I'm not too sure about this idea of opening up State Forests and the Great Ocean Road to developers. Even though they say it will be specially monitored as to suitability I can envisage Maccas at the Apostles rocks once the idea gets into real estate down there. A themed hub at Loch Ard Gorge might be interesting but there are already museums etc in the nearby town and also there is Glenample, the house nearby where Eva Carmichael recovered after the shipwreck. Small eco-friendly lodges for overnight accommodation for walkers might be okay though.
ENVIRONMENTAL guardians are on alert and tourism chiefs delighted after the Victorian Government announced it would open Great Otway National Park to private development.
Coalition leaders said yesterday policy reforms would allow environmentally sensitive tourism investment in national parks, bringing Victoria into line with other states.
Leases of up to 99 years would be heavily conditioned by strict guidelines.
Geelong Otway Tourism chief Roger Grant said the move was long-awaited and promised to responsibly unlock immense potential.
"In all honesty I would rate this as one of the most important decisions in relation to tourism in decades," Mr Grant said.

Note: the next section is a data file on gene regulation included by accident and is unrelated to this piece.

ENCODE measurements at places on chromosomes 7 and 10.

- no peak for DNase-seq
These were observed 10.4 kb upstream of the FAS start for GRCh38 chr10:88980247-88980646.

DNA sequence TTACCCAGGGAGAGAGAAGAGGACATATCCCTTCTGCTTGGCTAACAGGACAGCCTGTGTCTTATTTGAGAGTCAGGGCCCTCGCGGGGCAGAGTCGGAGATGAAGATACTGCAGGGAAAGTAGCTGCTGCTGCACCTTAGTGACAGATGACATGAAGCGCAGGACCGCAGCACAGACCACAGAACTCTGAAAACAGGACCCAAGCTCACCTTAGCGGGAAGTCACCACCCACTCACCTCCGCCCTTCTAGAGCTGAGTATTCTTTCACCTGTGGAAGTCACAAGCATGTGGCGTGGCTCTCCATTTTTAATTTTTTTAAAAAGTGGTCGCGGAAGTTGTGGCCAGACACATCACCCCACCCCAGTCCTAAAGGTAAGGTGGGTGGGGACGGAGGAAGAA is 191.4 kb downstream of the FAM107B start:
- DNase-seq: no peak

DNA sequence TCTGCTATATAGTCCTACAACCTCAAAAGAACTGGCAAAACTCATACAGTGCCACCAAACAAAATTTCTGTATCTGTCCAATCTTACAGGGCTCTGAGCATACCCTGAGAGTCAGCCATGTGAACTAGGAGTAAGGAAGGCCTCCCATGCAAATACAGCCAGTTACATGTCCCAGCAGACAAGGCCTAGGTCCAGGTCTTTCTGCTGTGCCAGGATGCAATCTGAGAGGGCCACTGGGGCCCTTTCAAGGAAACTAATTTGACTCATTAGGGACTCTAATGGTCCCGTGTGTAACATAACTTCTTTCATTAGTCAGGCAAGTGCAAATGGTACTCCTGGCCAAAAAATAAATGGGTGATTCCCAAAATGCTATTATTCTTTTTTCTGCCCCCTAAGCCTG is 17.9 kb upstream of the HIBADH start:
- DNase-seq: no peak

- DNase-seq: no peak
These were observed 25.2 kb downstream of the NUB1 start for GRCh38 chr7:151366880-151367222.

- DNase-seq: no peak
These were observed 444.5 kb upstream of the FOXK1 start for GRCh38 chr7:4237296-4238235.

"One of our genuine competitive advantages is nature-based tourism and not to be able to have the private sector deliver to capitalise on that has been one of our greatest constraints.
"For years you've heard me talk about the Great Ocean Road being transformed into a driveway to Kangaroo Island, we've now got the Great Ocean Road destination management plan which has identified critical infrastructure projects.
"Now the Government's response means the private sector can get engaged in some of the projects."
He cited a $100 million interpretive hub at Loch Ard Gorge, a resort at Port Campbell and the Great Ocean Walk among prime projects requiring backing.
"The Great Ocean Walk has a $10 million project cost, looking at further trail infrastructure to transform it from a fantastic local walk to a walk of international status," Mr Grant said.
Otways environment group representatives said yesterday they wanted to see the state's guidelines before making major statements, but Surf Coast Shire Greens councillor Simon Northeast expressed immediate alarm.
"When it comes to national parks this government can't be trusted, they're responsible for cattle grazing in the Alpine National Park and I'd be concerned with what they considered environmentally appropriate," he said. "I'd be sceptical and I'd be worried."
Colac Otway Shire president Steve Hart said he would have reservations about development of commercial lodges.
Friends of the Eastern Otways spokeswoman Margaret McDonald said the group opposed development within the national park.
Victorian Treasurer Kim Wells said park leases of up to 99 years would be subject to tight environmental controls and no investment proposals would be considered in areas classified as wilderness parks, wilderness zones, reference areas or remote and natural areas